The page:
‘Holy s***, Tiger Woods has won the Masters!’
Those were the words of a PGA professional in my ear last night at the end of a crazy day. He couldn’t quite grasp the significance of what had just happened. He didn’t know how to explain it. He was just living in the moment.
Weren’t we all?
Watching Woods walk off 18 and pick up his son, Charlie, then swing him around in pure jubilation, was incredible given the circumstances.
Nearly everyone had written him off. I wrote him off last week (click below) and I wasn’t the only one.
Too few speak out now for fear of public humiliation, and sitting on the fence is boring, but, even so, there wasn’t much to suggest major win No.15 was coming.
He hadn’t won a major championship in 11 years.
He hadn’t won a full field PGA Tour event in six years.
He hadn’t won at Augusta National in 14 years.
He had his fourth back surgery in April of 2017.
He withdrew from Bay Hill just last month citing neck issues.
This year, the closest he’d got to any winner on the PGA Tour was eight shots.
Two years ago Woods doubted his future, with back issues not going away. “I could barely walk,” he said yesterday. “I couldn’t sit. Couldn’t lie down. I really couldn’t do much of anything."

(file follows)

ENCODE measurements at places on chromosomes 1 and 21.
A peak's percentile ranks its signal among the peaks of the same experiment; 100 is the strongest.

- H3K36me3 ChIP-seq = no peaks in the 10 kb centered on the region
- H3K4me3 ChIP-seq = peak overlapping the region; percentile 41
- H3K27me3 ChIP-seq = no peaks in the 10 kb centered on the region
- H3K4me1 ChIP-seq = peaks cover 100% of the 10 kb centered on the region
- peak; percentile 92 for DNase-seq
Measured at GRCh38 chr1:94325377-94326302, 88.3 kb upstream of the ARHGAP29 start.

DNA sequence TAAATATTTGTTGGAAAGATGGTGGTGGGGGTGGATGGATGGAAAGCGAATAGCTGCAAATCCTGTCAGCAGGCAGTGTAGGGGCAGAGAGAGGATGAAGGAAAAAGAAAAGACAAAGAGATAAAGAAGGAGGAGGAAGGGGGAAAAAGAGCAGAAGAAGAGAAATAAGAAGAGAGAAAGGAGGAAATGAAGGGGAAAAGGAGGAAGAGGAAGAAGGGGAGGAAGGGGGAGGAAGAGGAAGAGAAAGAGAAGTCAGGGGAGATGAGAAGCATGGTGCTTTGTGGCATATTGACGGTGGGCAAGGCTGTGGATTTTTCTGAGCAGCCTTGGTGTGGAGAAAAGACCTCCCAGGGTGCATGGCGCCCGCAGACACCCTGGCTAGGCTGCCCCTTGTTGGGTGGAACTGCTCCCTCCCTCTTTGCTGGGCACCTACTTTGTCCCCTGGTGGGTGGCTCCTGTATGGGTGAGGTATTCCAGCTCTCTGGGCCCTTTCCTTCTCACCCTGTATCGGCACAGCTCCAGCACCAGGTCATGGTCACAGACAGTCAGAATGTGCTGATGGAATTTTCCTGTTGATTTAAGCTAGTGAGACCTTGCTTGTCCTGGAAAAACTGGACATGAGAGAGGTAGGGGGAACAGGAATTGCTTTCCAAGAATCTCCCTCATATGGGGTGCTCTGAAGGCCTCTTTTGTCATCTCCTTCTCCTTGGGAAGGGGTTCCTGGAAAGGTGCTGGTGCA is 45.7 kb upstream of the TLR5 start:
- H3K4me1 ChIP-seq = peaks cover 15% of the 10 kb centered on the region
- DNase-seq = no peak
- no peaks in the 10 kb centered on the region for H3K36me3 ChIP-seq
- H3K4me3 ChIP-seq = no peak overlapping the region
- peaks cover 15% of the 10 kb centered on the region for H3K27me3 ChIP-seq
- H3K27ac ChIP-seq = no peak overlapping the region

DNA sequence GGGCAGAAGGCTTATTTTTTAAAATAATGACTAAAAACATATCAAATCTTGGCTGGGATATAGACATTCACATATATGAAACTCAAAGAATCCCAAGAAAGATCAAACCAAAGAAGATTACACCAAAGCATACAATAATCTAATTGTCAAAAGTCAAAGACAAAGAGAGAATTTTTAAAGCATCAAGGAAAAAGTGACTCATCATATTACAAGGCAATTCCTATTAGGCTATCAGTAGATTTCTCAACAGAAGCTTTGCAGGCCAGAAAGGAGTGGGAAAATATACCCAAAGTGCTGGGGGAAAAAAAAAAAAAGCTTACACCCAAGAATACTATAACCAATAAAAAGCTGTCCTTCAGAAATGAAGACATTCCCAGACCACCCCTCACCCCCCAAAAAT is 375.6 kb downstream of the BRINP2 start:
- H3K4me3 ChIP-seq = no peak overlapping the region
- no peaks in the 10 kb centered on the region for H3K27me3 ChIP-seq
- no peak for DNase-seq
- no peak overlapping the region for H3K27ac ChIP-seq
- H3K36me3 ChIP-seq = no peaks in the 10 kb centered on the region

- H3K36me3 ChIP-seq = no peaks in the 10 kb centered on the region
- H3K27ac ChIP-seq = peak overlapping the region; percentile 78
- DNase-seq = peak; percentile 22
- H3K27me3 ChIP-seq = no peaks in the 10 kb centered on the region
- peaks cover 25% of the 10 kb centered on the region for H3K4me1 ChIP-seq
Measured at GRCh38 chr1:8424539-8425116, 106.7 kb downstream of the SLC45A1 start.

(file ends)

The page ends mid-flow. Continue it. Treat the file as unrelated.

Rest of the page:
None of that pointed to a fifth green jacket. Even Butch Harmon, who knows Woods better than most, said he doubted whether he had it in him to win another major.
The walk off 18 amid the roars of an adoring Augusta crowd, scenes we may never see again, was heart-racing stuff. And it begs the question: what now?
Are we about to go back in time? There were hints of the old days yesterday, with Francesco Molinari wilting under pressure. The famously unnerved Italian folded in the sizeable shadow that Woods was casting all over Augusta National’s back nine.
Like the days of old, players lined up to challenge Woods only to crumble beneath him. Molinari just joined a long list of those who tried and failed.
In his pomp, Woods had his own mind games, his own quirks that he subtly threw in to unnerve opponents. According to an old CBSSports.com storypointing out his tricks, Woods used to hang back before walking to the next tee box so that the crowd screamed for him the most when he arrived on the tee, as if letting his opponent know who was boss.
At times on Sunday, Woods stood in Molinari’s eyeline on the tee box, whereas Molinari did the opposite purposefully (and politely) to move himself out the way. Woods also took an age to work out various putts, as if to shove the significance of what was coming in the Italian’s face. That kind of act has been missing in the last six years, because he hasn’t really been in the position to use it.
What lies ahead is fascinating. The run to 18 is, somehow, back on and suddenly we’re given full rights to get giddy at what might happen at next month’s USPGA at Bethpage, the US Open at Pebble and then the Open at Royal Portrush.
We only talk in these terms about majors because of one man and what we know he’s capable of. And now he is back.
In 31 days he’s on the first tee box at Bethpage and we go again.
We live in magical times.